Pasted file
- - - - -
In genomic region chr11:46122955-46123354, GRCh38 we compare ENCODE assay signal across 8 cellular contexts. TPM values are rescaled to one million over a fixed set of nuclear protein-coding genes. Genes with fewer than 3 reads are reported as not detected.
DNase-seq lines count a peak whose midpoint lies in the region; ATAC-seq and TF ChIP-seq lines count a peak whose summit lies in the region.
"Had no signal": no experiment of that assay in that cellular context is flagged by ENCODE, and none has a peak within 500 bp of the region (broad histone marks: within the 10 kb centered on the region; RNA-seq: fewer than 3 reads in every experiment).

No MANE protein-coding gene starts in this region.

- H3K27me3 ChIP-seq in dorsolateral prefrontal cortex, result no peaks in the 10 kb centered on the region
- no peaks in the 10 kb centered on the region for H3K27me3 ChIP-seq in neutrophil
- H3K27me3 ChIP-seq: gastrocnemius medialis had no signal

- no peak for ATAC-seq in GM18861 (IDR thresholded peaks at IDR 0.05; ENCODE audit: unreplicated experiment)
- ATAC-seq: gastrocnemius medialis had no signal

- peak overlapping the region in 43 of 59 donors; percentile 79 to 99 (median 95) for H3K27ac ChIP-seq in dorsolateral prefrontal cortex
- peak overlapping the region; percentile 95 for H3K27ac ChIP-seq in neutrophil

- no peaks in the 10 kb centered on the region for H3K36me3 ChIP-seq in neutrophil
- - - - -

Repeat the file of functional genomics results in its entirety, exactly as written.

In genomic region chr11:46122955-46123354, GRCh38 we compare ENCODE assay signal across 8 cellular contexts. TPM values are rescaled to one million over a fixed set of nuclear protein-coding genes. Genes with fewer than 3 reads are reported as not detected.
DNase-seq lines count a peak whose midpoint lies in the region; ATAC-seq and TF ChIP-seq lines count a peak whose summit lies in the region.
"Had no signal": no experiment of that assay in that cellular context is flagged by ENCODE, and none has a peak within 500 bp of the region (broad histone marks: within the 10 kb centered on the region; RNA-seq: fewer than 3 reads in every experiment).

No MANE protein-coding gene starts in this region.

- H3K27me3 ChIP-seq in dorsolateral prefrontal cortex, result no peaks in the 10 kb centered on the region
- no peaks in the 10 kb centered on the region for H3K27me3 ChIP-seq in neutrophil
- H3K27me3 ChIP-seq: gastrocnemius medialis had no signal

- no peak for ATAC-seq in GM18861 (IDR thresholded peaks at IDR 0.05; ENCODE audit: unreplicated experiment)
- ATAC-seq: gastrocnemius medialis had no signal

- peak overlapping the region in 43 of 59 donors; percentile 79 to 99 (median 95) for H3K27ac ChIP-seq in dorsolateral prefrontal cortex
- peak overlapping the region; percentile 95 for H3K27ac ChIP-seq in neutrophil

- no peaks in the 10 kb centered on the region for H3K36me3 ChIP-seq in neutrophil